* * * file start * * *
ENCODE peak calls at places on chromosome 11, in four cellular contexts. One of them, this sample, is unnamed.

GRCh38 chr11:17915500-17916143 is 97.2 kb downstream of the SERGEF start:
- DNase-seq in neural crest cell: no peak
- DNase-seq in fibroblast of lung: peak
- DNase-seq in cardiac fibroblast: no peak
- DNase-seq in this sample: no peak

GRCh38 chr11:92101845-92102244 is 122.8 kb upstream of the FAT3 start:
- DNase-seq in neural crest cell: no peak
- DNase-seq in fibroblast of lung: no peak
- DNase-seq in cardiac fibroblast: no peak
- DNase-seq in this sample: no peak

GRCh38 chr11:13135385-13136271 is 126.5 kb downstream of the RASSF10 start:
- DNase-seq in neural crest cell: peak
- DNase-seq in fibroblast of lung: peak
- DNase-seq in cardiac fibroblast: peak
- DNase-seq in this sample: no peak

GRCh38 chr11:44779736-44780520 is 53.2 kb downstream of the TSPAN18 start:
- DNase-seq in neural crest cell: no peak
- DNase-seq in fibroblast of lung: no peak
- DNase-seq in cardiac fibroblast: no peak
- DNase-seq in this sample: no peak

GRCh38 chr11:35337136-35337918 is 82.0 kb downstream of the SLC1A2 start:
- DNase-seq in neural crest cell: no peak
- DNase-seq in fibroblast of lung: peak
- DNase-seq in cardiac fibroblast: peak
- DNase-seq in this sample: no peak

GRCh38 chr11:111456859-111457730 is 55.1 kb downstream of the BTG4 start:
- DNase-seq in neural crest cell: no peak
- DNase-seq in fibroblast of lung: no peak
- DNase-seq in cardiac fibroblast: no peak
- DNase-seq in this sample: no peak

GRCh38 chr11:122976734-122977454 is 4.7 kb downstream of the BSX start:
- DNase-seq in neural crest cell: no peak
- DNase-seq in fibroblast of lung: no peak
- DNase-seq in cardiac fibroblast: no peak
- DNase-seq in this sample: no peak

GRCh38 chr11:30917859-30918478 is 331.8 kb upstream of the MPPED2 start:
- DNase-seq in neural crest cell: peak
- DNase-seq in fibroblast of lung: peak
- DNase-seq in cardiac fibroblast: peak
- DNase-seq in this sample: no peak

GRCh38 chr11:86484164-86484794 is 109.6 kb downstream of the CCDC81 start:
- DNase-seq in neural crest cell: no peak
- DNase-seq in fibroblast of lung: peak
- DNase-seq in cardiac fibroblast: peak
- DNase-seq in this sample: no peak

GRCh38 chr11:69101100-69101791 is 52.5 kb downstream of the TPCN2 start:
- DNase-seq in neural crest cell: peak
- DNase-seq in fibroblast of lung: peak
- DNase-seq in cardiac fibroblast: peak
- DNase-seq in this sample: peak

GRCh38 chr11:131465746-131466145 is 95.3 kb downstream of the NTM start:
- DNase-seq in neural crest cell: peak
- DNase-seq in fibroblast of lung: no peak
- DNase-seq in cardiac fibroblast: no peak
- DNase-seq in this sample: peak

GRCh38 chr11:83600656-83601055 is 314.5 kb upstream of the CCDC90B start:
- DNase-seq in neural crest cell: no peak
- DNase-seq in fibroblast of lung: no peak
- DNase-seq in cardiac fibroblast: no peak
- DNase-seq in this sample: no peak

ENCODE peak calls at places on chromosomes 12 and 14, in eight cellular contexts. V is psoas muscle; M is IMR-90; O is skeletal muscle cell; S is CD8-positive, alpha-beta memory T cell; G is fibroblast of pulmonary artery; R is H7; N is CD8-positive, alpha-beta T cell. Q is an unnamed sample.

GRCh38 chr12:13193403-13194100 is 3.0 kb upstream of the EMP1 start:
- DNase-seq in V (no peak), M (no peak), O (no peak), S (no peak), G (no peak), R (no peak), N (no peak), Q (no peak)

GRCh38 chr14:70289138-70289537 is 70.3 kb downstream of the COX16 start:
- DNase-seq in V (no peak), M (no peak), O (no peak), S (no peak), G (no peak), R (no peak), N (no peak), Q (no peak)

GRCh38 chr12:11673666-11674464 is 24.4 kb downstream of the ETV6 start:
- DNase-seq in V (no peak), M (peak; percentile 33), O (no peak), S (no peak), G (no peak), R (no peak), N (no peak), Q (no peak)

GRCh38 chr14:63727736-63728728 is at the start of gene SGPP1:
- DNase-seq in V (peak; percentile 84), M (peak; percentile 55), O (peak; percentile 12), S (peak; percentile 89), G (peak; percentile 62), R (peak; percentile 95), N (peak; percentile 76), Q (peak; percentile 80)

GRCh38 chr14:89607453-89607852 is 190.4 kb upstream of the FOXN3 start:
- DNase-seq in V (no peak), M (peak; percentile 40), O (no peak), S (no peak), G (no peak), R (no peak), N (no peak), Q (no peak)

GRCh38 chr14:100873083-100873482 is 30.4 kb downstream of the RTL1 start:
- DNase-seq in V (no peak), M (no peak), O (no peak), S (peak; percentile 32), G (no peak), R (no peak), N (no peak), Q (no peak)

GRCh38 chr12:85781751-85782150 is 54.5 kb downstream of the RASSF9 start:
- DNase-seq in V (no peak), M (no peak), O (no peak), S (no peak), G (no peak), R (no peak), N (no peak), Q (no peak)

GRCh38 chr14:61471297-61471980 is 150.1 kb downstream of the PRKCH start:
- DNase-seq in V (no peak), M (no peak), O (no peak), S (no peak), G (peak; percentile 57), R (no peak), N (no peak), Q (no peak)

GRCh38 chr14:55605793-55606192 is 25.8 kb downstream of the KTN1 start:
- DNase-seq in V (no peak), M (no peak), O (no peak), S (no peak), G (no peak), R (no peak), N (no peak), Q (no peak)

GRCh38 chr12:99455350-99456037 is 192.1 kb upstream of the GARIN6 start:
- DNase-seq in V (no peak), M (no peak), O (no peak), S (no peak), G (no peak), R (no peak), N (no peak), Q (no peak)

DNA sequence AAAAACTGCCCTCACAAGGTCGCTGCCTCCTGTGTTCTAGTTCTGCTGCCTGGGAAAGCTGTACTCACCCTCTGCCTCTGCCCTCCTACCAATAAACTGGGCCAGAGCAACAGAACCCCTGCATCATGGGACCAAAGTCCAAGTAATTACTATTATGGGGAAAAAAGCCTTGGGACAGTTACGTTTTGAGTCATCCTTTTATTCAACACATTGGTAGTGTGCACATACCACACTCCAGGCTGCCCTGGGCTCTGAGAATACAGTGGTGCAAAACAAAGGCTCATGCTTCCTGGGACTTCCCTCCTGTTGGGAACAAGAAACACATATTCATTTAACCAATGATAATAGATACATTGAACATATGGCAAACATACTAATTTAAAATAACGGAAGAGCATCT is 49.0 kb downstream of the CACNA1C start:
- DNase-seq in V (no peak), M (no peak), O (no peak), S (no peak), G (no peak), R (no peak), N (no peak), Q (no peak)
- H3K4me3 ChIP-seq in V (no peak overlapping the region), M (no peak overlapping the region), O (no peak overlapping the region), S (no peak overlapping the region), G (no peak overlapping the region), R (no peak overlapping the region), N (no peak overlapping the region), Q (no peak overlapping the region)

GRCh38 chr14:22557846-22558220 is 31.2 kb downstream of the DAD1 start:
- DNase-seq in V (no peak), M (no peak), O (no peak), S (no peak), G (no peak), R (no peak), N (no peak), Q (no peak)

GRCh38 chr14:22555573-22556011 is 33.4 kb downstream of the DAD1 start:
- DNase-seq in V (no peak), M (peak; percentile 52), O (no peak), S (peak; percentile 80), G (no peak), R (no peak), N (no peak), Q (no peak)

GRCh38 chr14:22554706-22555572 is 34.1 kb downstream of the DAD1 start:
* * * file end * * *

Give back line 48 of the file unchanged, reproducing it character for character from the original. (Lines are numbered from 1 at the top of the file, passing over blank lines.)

- DNase-seq in neural crest cell: peak